The earliest archaeological signs of permanent habitation in the Paris area date from around 4200 BC. The Parisii, a sub-tribe of the Celtic Senones, inhabited the area near the river Seine from around 250 BC. The Romans conquered the Paris basin in 52 BC, with a permanent settlement by the end of the same century on the Left Bank Sainte Geneviève Hill and the Île de la Cité. The Gallo-Roman town was originally called Lutetia, but later Gallicised to Lutèce. It expanded greatly over the following centuries, becoming a prosperous city with a forum, palaces, baths, temples, theatres, and an amphitheatre. The collapse of the Roman empire and the fifth-century Germanic invasions sent the city into a period of decline. By 400 AD, Lutèce, by then largely abandoned by its inhabitants, was little more than a garrison town entrenched into the hastily fortified central island. The city reclaimed its original appellation of "Paris" towards the end of the Roman occupation. The Merovingian king Clovis I established Paris as his capital in 508.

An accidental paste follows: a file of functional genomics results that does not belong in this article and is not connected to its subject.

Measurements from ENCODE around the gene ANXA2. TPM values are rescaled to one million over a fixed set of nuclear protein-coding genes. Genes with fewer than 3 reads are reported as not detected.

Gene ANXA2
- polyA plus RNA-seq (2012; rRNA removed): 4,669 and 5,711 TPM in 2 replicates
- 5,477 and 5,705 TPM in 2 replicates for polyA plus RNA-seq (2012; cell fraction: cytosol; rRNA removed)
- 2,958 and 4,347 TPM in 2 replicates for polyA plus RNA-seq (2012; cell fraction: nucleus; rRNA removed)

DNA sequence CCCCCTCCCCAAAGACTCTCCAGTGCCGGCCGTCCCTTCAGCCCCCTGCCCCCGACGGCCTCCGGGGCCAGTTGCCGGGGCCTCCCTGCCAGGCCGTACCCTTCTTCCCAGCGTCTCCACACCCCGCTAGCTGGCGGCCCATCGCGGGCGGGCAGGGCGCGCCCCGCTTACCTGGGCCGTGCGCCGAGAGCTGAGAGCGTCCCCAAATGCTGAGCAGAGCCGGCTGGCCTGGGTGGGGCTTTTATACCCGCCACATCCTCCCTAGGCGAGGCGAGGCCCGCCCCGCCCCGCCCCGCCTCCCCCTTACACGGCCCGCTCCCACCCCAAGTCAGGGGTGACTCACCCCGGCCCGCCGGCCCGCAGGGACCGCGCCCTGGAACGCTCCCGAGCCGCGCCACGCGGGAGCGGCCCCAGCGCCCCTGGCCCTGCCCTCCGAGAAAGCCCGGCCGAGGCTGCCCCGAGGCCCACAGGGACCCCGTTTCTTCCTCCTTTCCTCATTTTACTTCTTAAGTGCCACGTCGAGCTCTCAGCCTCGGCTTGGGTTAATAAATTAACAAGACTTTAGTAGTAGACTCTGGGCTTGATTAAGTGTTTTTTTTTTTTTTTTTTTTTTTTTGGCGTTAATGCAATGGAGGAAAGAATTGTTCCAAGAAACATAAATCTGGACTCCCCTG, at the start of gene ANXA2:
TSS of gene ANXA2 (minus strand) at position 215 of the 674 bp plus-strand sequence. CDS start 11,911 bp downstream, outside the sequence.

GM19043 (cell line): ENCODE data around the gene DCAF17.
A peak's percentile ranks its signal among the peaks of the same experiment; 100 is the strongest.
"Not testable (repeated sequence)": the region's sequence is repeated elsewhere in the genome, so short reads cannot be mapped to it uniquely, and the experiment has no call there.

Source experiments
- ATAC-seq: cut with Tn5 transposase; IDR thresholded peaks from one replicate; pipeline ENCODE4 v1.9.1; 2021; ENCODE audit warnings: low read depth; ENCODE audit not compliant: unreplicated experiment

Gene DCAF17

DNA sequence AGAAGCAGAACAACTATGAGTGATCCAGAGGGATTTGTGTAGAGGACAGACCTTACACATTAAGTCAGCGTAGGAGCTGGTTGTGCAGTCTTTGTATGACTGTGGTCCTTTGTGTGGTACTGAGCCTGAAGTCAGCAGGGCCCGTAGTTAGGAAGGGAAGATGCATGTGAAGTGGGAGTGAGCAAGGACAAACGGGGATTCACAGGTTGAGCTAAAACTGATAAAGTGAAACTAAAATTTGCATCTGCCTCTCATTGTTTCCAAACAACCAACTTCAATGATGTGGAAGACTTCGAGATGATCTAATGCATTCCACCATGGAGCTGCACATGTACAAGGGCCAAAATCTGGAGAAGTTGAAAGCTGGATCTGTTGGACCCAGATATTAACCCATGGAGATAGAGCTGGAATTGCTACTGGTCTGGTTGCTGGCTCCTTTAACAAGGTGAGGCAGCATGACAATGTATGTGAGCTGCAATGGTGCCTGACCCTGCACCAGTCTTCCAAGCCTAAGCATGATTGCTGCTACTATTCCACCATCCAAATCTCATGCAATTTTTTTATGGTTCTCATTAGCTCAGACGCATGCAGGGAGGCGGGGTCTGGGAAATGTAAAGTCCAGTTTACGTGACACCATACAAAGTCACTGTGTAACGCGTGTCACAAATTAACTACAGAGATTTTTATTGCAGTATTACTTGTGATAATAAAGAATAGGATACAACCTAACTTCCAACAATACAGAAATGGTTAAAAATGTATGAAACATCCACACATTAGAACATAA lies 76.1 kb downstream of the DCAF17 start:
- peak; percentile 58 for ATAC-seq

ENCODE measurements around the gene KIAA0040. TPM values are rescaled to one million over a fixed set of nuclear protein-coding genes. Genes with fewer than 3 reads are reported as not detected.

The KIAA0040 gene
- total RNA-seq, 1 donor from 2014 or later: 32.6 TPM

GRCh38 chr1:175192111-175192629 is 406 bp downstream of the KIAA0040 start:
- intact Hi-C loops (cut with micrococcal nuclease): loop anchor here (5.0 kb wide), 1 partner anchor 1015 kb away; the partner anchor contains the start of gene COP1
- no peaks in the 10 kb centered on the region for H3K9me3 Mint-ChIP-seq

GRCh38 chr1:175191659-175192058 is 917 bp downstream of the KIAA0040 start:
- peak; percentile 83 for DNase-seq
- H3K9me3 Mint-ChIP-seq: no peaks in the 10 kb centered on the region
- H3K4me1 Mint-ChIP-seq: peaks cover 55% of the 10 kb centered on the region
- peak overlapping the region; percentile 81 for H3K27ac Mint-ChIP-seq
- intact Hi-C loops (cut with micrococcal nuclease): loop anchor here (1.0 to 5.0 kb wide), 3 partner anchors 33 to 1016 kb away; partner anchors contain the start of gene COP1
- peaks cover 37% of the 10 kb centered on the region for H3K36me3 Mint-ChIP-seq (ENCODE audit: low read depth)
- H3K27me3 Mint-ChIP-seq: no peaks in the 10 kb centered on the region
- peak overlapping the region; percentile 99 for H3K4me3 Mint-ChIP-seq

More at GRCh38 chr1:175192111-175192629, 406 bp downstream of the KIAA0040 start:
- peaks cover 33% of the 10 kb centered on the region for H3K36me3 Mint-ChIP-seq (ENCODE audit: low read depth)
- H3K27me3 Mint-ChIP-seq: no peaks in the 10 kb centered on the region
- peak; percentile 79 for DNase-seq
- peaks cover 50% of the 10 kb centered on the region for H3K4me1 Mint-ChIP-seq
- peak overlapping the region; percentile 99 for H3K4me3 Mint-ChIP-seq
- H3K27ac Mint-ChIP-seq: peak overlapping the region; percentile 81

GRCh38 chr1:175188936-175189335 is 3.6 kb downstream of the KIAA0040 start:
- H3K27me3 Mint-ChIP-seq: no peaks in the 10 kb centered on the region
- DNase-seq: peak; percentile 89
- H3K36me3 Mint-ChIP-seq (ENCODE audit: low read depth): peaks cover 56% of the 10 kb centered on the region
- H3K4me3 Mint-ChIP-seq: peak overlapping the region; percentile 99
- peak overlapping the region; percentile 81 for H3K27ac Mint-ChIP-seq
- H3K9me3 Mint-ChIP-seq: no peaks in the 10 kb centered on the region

medical marijuana credit card processing